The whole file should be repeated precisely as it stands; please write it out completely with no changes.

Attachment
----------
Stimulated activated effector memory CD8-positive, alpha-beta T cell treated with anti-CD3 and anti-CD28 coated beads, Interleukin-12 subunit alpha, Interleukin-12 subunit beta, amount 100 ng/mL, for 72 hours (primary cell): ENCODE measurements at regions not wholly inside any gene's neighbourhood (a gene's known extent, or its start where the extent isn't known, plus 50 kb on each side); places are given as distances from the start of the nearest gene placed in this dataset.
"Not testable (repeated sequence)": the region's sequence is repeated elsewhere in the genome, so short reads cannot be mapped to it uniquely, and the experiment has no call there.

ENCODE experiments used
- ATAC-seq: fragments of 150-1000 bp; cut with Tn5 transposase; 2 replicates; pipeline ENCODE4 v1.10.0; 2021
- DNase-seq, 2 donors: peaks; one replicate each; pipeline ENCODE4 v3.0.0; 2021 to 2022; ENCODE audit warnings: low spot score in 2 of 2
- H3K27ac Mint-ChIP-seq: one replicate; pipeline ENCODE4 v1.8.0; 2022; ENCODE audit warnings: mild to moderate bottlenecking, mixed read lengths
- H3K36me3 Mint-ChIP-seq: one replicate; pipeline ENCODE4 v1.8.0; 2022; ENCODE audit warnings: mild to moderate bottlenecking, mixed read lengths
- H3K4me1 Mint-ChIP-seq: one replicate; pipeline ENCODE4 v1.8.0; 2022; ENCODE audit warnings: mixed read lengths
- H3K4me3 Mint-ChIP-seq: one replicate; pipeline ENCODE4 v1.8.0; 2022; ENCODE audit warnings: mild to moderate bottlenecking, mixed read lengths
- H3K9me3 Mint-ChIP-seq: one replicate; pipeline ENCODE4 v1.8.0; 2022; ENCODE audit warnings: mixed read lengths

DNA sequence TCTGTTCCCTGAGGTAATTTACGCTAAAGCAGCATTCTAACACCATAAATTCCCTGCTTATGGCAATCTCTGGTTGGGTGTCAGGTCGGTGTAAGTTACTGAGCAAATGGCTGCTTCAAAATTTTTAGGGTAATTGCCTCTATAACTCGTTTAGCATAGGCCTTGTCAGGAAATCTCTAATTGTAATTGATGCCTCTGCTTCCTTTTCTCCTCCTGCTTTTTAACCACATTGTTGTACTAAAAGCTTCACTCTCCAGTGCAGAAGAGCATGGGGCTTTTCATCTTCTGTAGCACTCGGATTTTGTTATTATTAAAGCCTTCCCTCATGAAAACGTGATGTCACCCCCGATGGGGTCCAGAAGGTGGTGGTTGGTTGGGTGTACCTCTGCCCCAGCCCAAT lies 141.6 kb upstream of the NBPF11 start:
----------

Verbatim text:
Stimulated activated effector memory CD8-positive, alpha-beta T cell treated with anti-CD3 and anti-CD28 coated beads, Interleukin-12 subunit alpha, Interleukin-12 subunit beta, amount 100 ng/mL, for 72 hours (primary cell): ENCODE measurements at regions not wholly inside any gene's neighbourhood (a gene's known extent, or its start where the extent isn't known, plus 50 kb on each side); places are given as distances from the start of the nearest gene placed in this dataset.
"Not testable (repeated sequence)": the region's sequence is repeated elsewhere in the genome, so short reads cannot be mapped to it uniquely, and the experiment has no call there.

ENCODE experiments used
- ATAC-seq: fragments of 150-1000 bp; cut with Tn5 transposase; 2 replicates; pipeline ENCODE4 v1.10.0; 2021
- DNase-seq, 2 donors: peaks; one replicate each; pipeline ENCODE4 v3.0.0; 2021 to 2022; ENCODE audit warnings: low spot score in 2 of 2
- H3K27ac Mint-ChIP-seq: one replicate; pipeline ENCODE4 v1.8.0; 2022; ENCODE audit warnings: mild to moderate bottlenecking, mixed read lengths
- H3K36me3 Mint-ChIP-seq: one replicate; pipeline ENCODE4 v1.8.0; 2022; ENCODE audit warnings: mild to moderate bottlenecking, mixed read lengths
- H3K4me1 Mint-ChIP-seq: one replicate; pipeline ENCODE4 v1.8.0; 2022; ENCODE audit warnings: mixed read lengths
- H3K4me3 Mint-ChIP-seq: one replicate; pipeline ENCODE4 v1.8.0; 2022; ENCODE audit warnings: mild to moderate bottlenecking, mixed read lengths
- H3K9me3 Mint-ChIP-seq: one replicate; pipeline ENCODE4 v1.8.0; 2022; ENCODE audit warnings: mixed read lengths

DNA sequence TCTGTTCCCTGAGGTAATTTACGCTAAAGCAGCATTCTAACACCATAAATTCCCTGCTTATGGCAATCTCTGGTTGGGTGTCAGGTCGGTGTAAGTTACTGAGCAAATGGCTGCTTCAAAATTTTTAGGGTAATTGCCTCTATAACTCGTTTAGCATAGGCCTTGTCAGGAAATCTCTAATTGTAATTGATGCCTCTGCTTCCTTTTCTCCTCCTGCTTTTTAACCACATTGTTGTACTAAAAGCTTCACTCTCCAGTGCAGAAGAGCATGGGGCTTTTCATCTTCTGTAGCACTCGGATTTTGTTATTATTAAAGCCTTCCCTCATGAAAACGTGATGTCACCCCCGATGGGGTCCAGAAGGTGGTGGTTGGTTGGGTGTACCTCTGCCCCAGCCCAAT lies 141.6 kb upstream of the NBPF11 start: